Aug 18-20, Ulaan Baatar, Mongolia

Ulaan Baatar is the capital of Mongolia. It is surrounded by mountains, some of them forested. It is much wetter than the desert, and one of the day that I was here, it was rainy and cold, colder than Sydney in winter.

The name of the city is also spelled Ulan Bator. The stress goes on the second syllable of the first word, and the first syllable of the second word. The name means "red hero", and is one of several names the city has had. The city has been in several locations as well. Back when most of the buildings were ger, the city was moved from one place to another, more than once.

The current name was given after the communist revolution in the 1920s. I think that was in honor of Sukhbaatar, the leader of the communist troops who, with the Soviet red army, liberated Mongolia from Manchu rule.

Here is his statue in Sukhbaatar square, in the very center of Ulaan Baatar.

You can see that this is the center of Ulaan Baatar because the center spot is marked.

Another great Mongol hero is Chinggis Khan, Genghis Khan (the 'g' in the second part of "Chinggis" are pronounced as in "go"). There is a very powerful statue of Chinggis Khan in the front of Government house (the Parliament building) in Sukhbaatar square. His portrait is also on most of the banknotes.

While Chinggis Khan was a very fierce warrior, his major accomplishment was in bringing together all the Mongol clans. Once they stopped fighting each other, they were able to conquer a lot of Asia and parts of Europe.

The fence around Government house is decorated with the Mongolian national symbol, which also appears on the Mongolian flag.

Downtown Ulaan Baatar is a thoroughly modern city, including a stock exchange.

And interesting buildings.

I could see from the train that on the outskirts of Ulaan Baatar, many houses had a ger in the yard.

In general, Ulaan Baatar appears to be flourishing. It is my understanding that, like Western Australia, Mongolia is benefiting from a mining boom. I have also heard reports, for both Mongolia and Western Australia, that some people are benefiting a lot and becoming millionaires, while other people are doing quite poorly and not benefiting from the boom. But overall, the impression in Ulaan Baatar is that things are good. There was quite a bit of road construction, possibly partly responsible for the rush hour gridlock that I observed. At 6pm one afternoon, I got off the bus so I could walk to my destination more quickly.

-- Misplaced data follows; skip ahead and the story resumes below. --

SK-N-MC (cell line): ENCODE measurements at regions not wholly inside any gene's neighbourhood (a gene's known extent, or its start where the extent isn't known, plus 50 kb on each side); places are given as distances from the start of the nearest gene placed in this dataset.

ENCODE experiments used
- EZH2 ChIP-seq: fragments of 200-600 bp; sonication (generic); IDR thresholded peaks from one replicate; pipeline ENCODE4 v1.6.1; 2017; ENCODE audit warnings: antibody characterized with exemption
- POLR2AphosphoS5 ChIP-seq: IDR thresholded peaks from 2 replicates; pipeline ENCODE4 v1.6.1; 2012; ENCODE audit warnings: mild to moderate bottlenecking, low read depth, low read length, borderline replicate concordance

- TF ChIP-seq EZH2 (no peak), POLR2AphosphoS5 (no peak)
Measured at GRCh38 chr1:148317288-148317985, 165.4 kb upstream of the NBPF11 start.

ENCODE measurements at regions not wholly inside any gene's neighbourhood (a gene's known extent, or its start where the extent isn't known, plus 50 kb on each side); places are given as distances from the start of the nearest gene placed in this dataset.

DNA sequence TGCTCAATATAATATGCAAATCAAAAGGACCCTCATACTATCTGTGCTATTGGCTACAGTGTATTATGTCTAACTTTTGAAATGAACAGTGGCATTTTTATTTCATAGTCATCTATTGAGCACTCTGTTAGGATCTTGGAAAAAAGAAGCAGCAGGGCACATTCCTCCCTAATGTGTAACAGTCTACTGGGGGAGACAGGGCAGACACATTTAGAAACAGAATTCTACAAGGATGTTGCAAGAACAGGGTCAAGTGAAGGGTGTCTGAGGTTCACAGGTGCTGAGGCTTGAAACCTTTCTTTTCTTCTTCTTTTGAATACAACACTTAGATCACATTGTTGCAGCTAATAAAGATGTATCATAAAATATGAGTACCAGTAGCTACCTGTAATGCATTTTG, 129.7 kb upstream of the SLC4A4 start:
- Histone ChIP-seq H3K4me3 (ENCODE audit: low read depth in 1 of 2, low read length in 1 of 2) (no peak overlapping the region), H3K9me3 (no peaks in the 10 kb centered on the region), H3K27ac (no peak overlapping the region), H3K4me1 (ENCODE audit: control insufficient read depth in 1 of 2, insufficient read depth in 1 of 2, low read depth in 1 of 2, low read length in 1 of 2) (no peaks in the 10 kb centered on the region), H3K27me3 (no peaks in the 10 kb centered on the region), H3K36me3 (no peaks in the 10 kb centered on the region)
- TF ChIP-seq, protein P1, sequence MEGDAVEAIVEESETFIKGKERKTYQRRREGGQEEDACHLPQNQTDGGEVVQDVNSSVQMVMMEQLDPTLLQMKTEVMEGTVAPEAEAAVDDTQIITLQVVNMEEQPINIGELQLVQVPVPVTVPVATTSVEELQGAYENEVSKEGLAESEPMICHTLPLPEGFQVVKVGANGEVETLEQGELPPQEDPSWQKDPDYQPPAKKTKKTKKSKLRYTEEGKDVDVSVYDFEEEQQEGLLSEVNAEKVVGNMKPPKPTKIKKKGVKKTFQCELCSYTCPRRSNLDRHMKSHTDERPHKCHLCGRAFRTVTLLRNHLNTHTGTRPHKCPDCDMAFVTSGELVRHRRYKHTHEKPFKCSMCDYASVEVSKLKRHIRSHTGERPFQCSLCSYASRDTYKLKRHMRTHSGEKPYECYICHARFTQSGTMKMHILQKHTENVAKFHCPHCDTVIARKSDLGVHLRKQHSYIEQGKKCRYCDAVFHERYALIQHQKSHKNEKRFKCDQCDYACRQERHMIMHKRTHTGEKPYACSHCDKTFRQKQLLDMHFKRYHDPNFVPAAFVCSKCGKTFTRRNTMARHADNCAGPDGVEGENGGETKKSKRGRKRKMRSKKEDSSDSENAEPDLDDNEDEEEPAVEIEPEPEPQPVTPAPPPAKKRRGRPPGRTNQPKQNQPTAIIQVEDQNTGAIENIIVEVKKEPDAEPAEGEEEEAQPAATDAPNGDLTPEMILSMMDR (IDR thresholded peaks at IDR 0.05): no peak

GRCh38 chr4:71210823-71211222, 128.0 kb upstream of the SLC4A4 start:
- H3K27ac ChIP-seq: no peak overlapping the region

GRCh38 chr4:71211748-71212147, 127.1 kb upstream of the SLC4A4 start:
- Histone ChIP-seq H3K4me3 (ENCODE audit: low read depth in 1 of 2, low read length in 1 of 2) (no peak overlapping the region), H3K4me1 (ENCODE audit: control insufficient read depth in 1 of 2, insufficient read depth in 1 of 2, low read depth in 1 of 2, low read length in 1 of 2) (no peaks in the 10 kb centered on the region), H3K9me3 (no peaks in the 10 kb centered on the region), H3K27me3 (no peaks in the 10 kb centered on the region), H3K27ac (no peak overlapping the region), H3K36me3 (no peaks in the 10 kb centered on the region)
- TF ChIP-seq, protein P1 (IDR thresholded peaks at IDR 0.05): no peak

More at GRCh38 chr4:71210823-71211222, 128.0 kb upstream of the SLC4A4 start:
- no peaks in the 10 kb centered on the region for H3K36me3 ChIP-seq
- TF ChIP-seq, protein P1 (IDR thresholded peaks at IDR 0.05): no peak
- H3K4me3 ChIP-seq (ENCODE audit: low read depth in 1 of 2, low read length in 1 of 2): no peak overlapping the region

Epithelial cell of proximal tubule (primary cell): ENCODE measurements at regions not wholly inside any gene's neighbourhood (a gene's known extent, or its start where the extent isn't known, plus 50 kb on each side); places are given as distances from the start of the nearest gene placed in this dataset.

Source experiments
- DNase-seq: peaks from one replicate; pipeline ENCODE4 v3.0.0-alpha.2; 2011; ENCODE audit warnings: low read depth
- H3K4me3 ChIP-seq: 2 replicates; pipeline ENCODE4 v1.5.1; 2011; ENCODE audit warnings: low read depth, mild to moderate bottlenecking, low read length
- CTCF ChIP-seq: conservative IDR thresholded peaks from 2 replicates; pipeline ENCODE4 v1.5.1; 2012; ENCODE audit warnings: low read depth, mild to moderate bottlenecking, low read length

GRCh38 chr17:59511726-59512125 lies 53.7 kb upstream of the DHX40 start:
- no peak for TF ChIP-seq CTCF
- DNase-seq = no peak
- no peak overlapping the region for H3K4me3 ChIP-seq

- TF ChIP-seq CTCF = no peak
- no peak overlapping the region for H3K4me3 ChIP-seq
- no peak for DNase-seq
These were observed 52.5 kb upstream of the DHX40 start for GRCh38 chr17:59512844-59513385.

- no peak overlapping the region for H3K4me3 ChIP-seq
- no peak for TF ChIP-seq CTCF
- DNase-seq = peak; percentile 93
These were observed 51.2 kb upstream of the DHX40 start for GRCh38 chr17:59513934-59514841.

Overall, Ulaan Baatar must be a good place to live. I met one Dutch person who was in Mongolia for 6 months, and was sad to be heading back to Holland. And the people on the streets seemed to be generally happy.

Gandantenchengling monastery

There is one monastery in Ulaan Baatar, Gandantengchenling, that was not completely destroyed during the Communist period. One building in Gandantengchenling, Migjed Janraisig, is a symbol of Mongolian independence.

While the building itself survived the Communists, the inside did not. It now houses a huge Buddha and a few other statues, all of them modern.

It also has a number of prayer wheels, each of which contains the text of a sutra. When turned, the effect is supposed to be the same prayerful effect as reading the sutra.

Although recent, the other buildings are also nice examples of Mongolian temple architecture.


I visited two museums in Ulaan Baatar: the National Museum of Mongolia, and the Mongolian Museum of Natural History. Mongolian museums and other tourist attractions have a price for admission, and a higher price if one wants to take pictures. I paid the price for photos in the first museum. As a result, I was able to take pictures of this horse-head fiddle and other musical instruments.

There was also a good display about the time of Chinggis Khan and his successors, including this Mongol warrior, and the black and white standards they followed.

There were also exhibits about Marco Polo, about the establishment of Buddhism in the country, about the period of the Manchu occupation of Mongolia, about the communist period, and about the post-communist (current) period. It is my impression that since the 1600s, Russia and China have taken turns wielding influence and sometimes dominance in Mongolia. My impression from the visit was that the Russian influence was much preferred to the Chinese (Manchu) rule.

There was one section about Mongolian traditional clothing that included a lot of information about Mongolian ethnic groups.

In the Natural History museum, I did not have enough local currency (Togrog) to pay the fee for photography, they did not take foreign currency, and in any case the top exhibits, the dinosaur skeletons from the Gobi desert, were off limits to photography even with the fee. So I don't have any pictures from inside the museum. I can say that this is where I learned more about the Gobi bear and tentatively identified the plants I had seen in the Gobi. There are many displays of local animals and plants, some of them very instructive for someone like me, interested in the natural world.

I can also say that the dinosaur skeletons are very nice, including some baby dinosaurs and one huge and fierce two-legged carnivorous dinosaur.

Song and Dance

In Ulaan Baatar I also went to a show at the Tumen Ekh Ensemble Palace, featuring Mongolian performing arts. I had changed more money into Togrog, so I could afford to pay the picture fee. The performances varied from a full-fledged orchestra, including a performance by a solo horse-head fiddle, to folk and religious songs and dances, to a contortionist.

A more complete collection of all the pictures and videos that I shot is here.